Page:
Love, the virtue, is the mortal enemy of lust, the vice. Lust is a passionate, overmastering yearning. It’s an intense craving, usually for something sinful. Most of the time we use it to refer to an illicit sexual desire. As C. S. Lewis said in Mere Christianity, “Love is the great conqueror of lust.” Here is the irony. We lust because we think that the object of our immoral fascination will make us ecstatically happy—not understanding that God does want us to be ecstatically happy in ways that are true and lasting. Our lusts, as a matter of fact, move that happiness further and further out of our reach. God wants us to love so that we can actually find the joy that we seek.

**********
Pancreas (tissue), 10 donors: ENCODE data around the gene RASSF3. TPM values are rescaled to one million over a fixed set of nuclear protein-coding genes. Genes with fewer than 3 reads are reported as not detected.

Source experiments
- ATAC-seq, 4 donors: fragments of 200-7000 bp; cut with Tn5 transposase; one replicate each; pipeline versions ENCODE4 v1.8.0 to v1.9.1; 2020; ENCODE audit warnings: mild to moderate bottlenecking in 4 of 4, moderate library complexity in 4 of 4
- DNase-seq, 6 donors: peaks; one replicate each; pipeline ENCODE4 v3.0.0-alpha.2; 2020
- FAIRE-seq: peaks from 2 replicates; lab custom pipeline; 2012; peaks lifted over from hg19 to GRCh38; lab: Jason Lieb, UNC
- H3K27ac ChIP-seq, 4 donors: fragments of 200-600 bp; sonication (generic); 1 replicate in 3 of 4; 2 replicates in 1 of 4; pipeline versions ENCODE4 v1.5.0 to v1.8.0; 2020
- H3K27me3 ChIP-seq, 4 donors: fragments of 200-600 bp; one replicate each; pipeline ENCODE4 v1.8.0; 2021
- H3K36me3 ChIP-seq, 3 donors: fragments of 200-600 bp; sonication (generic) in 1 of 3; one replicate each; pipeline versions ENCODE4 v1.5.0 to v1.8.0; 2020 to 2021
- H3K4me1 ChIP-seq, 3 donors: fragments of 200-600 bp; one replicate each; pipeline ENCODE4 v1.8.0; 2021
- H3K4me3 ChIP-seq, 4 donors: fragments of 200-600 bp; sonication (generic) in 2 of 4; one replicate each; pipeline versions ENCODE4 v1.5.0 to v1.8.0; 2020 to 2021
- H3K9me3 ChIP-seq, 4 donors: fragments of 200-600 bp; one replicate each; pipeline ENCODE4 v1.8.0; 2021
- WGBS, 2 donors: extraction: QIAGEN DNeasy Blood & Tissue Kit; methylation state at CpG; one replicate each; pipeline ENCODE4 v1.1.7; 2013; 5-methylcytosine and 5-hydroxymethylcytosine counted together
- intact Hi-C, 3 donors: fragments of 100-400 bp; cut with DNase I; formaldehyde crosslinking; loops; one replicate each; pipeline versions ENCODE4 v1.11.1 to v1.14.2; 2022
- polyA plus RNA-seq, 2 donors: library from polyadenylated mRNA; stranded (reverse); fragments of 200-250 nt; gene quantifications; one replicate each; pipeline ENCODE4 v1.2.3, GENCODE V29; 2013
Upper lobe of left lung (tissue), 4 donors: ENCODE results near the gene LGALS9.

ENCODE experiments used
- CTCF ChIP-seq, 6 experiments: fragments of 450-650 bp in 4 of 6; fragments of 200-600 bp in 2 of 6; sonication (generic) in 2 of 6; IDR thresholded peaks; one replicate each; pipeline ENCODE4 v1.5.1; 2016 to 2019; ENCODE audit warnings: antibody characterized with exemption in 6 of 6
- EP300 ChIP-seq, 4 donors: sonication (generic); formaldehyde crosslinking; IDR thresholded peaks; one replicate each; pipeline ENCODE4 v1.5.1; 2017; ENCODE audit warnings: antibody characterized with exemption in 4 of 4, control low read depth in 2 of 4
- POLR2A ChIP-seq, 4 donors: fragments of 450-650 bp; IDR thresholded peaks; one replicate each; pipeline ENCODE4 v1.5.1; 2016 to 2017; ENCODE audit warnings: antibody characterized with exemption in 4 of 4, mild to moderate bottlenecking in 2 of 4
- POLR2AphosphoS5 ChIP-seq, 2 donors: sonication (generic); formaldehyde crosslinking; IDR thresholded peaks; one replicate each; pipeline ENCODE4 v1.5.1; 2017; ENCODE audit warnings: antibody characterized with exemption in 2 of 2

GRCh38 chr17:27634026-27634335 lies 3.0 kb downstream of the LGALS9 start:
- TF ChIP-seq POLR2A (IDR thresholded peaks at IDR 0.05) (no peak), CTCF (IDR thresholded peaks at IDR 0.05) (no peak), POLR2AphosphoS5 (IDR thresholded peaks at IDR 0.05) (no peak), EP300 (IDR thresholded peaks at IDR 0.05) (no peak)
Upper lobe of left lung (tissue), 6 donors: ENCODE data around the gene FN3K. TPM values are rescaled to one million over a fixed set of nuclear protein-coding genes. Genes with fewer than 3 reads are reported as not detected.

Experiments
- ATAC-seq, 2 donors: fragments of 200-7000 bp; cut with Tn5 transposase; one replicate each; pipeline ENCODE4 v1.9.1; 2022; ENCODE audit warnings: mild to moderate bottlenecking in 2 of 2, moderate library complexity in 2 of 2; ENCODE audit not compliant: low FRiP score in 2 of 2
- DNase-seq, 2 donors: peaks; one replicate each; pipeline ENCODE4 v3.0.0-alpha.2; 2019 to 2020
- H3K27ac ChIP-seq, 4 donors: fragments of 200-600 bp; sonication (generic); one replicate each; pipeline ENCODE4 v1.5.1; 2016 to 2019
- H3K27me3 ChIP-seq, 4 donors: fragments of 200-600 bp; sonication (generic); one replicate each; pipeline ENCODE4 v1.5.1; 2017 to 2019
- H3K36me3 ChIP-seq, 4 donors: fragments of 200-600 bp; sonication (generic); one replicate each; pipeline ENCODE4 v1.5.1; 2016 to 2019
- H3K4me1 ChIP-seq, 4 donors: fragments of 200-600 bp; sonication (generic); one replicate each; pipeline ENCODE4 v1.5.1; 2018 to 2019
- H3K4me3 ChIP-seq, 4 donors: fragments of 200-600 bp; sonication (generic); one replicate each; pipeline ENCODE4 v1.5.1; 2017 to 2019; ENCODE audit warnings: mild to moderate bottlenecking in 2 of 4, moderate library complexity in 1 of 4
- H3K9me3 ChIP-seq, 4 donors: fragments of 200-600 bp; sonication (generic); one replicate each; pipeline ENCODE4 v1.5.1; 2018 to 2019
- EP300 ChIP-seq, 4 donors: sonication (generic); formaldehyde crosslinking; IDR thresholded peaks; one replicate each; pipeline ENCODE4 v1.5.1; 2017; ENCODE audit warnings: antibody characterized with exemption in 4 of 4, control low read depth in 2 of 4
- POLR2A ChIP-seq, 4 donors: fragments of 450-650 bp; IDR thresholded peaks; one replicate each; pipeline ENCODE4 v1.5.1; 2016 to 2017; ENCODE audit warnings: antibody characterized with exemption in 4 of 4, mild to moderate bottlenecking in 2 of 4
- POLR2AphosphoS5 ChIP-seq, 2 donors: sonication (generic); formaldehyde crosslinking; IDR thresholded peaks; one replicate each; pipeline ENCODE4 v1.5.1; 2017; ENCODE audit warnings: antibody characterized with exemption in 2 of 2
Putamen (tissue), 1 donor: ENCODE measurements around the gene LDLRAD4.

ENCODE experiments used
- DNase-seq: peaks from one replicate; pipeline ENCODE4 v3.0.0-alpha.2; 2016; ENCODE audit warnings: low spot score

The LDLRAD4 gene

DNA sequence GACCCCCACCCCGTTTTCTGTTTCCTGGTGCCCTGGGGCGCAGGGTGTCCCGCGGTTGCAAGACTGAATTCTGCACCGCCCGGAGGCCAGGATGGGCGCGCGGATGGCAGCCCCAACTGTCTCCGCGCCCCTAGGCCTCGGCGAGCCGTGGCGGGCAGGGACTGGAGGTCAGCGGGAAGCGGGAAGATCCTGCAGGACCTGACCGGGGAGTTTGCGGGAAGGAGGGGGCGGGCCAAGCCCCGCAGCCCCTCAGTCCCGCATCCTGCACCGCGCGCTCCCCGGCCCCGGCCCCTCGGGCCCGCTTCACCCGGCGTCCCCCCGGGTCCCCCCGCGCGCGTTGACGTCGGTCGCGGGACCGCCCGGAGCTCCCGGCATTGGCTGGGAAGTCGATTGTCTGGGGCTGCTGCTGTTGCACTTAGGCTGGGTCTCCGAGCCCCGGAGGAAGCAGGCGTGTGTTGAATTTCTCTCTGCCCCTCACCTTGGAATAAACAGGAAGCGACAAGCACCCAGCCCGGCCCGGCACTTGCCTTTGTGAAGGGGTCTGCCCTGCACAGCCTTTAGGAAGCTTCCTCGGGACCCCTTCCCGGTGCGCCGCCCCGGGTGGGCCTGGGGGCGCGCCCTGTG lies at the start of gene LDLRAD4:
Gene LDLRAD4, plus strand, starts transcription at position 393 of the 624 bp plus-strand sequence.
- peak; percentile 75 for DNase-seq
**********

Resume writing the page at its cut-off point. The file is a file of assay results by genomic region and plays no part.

Take the problem of pornography, for instance. After a few decades as a pastor of young men, I can tell you that most of them are seeking sexual intimacy and the pleasure associated with it (of course). Here’s the thing: God created them to long for that and He’s the one who came up with the whole idea of sex in the first place. The problem is that by lusting after the images on their computers and elsewhere, these young men are actually pushing the intimacy they pursue farther away—for they were created to love someone who loves them back within a secure covenant of marriage. I’ll repeat: God wants us to love so that we can find the joy that we seek—joy that is only found in Him who is Love. Hidden within every one of our lusts is a desire for something good. As G. K. Chesterton said, “Every time a man knocks on the door of a brothel he is looking for God.”